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The next wave of NFL head coaches – Names and trends to know for 2020 – ESPN

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A month from now, fans of six or so NFL teams will be refreshing their browsers and checking their phones for news about a coaching search. Who’s interviewing where? Which teams have asked permission to interview whom? Who are the leading candidates? When can coaches whose teams are in the playoffs interview, exactly?

It is the NFL’s early-January rite, and we all got a reminder of its proximity this week when the Panthers dismissed coach Ron Rivera. There are now two head-coach openings in the league — in Carolina and Washington, where Jay Gruden was let go earlier this season — and more to come, either before or right after the season.

NFL industry sources who track these things are following the situations with the Falcons, Jaguars, Cowboys, Browns, Lions and Giants as potential teams that could make a coaching change. There’s nothing decided yet, of course, and with one-quarter of the season to go — for all but the two teams that played Thursday night — there’s still time for situations to improve or worsen in a couple of places.

History tells us to expect six-to-eight openings (even though history also tells us teams don’t help themselves by turning over coaches so frequently), and so the attention of fans in places where the coach is on thin ice turns to, “Who can we get?”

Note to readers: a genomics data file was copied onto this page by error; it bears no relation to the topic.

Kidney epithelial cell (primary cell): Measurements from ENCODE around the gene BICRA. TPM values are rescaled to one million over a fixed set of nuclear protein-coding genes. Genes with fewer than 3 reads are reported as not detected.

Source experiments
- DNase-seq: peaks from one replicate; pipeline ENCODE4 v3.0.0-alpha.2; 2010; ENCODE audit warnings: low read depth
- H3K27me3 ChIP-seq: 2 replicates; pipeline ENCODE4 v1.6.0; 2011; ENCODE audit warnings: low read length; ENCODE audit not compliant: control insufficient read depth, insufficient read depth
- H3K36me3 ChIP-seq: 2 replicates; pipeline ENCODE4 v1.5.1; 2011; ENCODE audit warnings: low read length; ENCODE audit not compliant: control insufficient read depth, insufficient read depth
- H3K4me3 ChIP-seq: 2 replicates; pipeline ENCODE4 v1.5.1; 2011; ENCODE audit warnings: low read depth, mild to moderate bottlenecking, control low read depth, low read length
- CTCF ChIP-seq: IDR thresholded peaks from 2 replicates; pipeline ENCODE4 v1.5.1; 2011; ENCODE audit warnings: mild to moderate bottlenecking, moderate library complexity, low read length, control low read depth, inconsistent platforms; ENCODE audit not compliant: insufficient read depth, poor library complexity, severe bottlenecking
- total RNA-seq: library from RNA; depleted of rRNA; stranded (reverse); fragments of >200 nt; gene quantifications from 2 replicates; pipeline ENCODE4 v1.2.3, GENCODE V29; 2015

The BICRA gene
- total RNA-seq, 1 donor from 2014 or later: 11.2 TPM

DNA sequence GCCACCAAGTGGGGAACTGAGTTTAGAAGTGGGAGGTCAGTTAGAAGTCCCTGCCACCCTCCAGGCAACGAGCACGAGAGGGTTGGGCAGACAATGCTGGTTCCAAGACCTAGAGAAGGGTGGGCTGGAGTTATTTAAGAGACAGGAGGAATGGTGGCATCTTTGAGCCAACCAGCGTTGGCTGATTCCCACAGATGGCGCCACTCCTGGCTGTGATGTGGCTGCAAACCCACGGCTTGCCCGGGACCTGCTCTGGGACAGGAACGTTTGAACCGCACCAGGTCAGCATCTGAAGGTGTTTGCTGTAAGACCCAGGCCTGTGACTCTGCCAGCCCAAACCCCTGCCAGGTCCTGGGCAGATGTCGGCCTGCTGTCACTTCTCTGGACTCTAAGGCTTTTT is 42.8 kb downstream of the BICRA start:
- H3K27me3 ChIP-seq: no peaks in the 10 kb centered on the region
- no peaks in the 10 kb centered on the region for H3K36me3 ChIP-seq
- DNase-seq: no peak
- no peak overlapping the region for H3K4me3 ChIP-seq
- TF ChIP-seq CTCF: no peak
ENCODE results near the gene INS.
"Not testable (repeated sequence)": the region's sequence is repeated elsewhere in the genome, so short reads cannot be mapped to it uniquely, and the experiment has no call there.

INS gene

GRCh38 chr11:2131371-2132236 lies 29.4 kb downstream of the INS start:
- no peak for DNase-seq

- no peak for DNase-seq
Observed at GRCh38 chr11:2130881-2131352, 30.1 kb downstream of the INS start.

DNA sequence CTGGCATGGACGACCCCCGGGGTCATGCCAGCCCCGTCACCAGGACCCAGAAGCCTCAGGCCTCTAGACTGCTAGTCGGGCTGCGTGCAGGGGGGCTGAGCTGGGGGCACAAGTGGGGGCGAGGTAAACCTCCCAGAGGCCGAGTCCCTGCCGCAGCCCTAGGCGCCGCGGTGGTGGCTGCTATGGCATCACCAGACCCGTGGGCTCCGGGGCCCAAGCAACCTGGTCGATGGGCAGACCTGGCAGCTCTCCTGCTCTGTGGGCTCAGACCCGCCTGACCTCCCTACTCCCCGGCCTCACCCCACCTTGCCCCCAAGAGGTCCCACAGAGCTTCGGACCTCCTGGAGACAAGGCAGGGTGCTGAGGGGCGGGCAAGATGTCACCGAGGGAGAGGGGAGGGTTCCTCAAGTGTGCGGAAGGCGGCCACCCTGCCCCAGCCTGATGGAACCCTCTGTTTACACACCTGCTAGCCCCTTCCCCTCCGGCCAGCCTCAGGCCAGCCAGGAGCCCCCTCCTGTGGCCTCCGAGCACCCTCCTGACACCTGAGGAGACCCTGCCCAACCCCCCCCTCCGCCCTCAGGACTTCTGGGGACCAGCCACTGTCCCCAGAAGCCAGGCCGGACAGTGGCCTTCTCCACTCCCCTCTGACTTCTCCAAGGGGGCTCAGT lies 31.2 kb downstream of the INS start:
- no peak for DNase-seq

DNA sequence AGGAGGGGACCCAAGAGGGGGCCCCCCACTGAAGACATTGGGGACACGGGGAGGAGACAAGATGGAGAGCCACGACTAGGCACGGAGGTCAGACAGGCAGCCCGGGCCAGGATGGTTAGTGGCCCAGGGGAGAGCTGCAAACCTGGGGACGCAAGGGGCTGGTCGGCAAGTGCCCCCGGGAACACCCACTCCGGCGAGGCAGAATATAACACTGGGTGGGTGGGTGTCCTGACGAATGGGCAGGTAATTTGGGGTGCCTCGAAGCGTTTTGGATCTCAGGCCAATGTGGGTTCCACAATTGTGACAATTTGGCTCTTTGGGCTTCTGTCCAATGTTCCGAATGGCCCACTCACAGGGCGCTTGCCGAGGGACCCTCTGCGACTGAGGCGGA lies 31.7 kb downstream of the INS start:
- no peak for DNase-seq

Last year was all about fresh faces. NFL people couldn’t believe the level of inexperience teams were willing to accept in their new coaches. Kliff Kingsbury got the Arizona job mere weeks after Texas Tech fired him. The Packers hired Matt LaFleur after he’d spent one year as a playcaller. Zac Taylor rose from a relatively obscure place in the Rams’ coaching hierarchy to coach of the Bengals. Brian Flores got the Dolphins job after one year as the Patriots’ defensive coordinator (and without the title!). The Browns promoted Freddie Kitchens after a half-season as their offensive coordinator.

There were a couple of exceptions. Vic Fangio paid decades worth of dues and got rewarded with the Broncos job. Tampa Bay brought back former Arizona coach Bruce Arians. And the Jets hired Adam Gase weeks after the Dolphins had fired him. For the most part, though, teams overlooked experience for potential, and we wondered if that might start a trend.